For orbits 288 and 292 of Cassini's Grand Finale, clear dips (sharp and narrow decreases) are visible in the H-2(+) densities measured by the Ion and Neutral Mass Spectrometer (INMS). In 2017, the southern hemisphere of Saturn was shadowed by its rings and the substructures within. Tracing a path of the solar photons through the ring plane to Cassini's position, we can identify regions in the ionosphere that were shadowed by the individual ringlets and plateaus (with increased optical depths) of Saturn's C ring. The calculated shadowed altitudes along Cassini's trajectory line up well with the dips in the H-2(+) data when adjusting the latter based on a detected evolving shift in the INMS timestamps since 2013, illustrating the potential for verification of instrument timings. We can further estimate the mean optical depths of the ringlets/plateaus by comparing the dips to inbound H-2(+) densities. Our results agree well with values derived from stellar occultation measurements. No clear dips are visible for orbits 283 and 287, whose periapsides were at higher altitudes. This can be attributed to the much longer chemical lifetime of H2+ at these higher altitudes, which in turn can be further used to estimate a lower limit for the flow speed along Cassini's trajectory. The resulting estimate of similar to 0.3 km s(-1) at an altitude of similar to 3400 km is in line with prior suggestions. Finally, the ringlet and plateau shadows are not associated with obvious dips in the electron density, which is expected due to their comparatively long chemical (recombination) lifetime.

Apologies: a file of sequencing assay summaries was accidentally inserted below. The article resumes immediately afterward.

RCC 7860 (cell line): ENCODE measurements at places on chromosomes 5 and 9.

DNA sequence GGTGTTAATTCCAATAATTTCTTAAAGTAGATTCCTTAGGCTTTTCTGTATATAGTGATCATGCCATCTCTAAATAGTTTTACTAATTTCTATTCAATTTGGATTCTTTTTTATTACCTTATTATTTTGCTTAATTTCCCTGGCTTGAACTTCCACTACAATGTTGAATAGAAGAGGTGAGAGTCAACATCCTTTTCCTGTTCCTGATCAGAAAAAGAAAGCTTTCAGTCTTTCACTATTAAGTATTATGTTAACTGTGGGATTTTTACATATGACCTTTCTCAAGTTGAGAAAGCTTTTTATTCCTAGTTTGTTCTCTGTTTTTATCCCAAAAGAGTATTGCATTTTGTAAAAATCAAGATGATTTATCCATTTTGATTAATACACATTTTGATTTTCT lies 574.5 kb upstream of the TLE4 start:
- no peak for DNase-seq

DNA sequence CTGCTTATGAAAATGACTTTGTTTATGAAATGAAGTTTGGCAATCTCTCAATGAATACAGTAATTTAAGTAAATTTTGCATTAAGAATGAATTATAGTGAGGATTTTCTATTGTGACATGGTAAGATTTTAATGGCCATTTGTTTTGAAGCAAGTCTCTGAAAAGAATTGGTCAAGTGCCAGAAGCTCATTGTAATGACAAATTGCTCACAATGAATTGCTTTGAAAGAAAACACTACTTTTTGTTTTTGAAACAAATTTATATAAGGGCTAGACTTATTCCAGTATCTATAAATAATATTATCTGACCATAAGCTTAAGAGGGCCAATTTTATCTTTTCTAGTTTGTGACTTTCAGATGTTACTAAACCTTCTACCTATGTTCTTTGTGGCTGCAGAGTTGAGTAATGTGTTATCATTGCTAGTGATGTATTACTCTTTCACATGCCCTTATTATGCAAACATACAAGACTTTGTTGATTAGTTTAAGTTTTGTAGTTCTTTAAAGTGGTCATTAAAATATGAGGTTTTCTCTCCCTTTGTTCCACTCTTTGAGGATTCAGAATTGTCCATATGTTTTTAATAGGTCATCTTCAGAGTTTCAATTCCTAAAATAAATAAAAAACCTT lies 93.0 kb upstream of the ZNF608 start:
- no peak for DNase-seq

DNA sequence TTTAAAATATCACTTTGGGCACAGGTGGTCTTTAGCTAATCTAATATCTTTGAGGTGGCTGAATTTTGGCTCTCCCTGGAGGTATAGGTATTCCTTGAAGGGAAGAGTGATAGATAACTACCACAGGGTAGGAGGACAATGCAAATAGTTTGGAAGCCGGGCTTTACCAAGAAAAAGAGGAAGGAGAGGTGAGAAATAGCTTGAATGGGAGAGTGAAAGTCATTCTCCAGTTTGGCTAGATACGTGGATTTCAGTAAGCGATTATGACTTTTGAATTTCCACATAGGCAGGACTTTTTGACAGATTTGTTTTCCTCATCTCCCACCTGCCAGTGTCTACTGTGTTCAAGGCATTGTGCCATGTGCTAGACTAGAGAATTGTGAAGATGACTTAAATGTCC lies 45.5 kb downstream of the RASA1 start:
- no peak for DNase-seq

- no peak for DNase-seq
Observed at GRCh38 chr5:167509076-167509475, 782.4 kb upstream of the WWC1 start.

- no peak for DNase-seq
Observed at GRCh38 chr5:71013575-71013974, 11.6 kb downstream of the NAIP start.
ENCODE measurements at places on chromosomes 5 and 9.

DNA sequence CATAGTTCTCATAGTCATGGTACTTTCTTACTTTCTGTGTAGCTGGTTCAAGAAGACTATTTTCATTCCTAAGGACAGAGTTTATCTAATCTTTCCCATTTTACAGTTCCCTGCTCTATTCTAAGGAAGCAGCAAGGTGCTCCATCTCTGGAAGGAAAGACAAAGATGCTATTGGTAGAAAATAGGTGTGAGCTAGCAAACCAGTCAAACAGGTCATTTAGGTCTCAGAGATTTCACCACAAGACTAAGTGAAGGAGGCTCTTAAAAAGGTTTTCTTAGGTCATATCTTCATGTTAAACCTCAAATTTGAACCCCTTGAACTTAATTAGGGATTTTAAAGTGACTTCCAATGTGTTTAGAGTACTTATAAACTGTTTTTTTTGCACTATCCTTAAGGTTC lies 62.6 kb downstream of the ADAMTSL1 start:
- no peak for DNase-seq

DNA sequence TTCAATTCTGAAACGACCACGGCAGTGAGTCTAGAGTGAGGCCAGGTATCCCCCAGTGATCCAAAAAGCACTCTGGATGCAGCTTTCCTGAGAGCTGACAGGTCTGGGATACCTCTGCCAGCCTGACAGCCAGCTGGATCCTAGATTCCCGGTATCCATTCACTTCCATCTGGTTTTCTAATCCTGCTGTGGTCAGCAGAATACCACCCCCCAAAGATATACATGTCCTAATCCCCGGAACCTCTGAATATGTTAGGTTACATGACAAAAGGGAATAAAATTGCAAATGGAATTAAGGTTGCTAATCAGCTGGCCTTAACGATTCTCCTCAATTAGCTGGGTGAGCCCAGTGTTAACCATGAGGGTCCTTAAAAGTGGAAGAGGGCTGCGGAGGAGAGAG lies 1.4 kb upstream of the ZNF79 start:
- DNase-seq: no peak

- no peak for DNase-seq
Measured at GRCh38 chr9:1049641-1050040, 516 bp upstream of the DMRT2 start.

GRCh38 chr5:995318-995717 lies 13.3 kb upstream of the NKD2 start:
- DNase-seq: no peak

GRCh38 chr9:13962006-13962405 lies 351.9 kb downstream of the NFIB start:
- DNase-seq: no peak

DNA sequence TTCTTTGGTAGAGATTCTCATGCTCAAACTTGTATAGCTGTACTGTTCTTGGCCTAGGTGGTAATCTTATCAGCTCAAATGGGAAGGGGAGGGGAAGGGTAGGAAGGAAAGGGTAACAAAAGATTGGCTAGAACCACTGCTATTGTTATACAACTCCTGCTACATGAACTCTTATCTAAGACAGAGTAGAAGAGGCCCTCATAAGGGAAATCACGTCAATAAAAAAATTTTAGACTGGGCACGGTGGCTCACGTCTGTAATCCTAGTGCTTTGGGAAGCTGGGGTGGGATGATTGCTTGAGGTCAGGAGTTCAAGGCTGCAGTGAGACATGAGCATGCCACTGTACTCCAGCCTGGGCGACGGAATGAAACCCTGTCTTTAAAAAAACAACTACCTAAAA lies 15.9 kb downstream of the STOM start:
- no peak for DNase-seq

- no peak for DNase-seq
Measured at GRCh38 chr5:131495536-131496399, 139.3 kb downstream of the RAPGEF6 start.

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  • 10.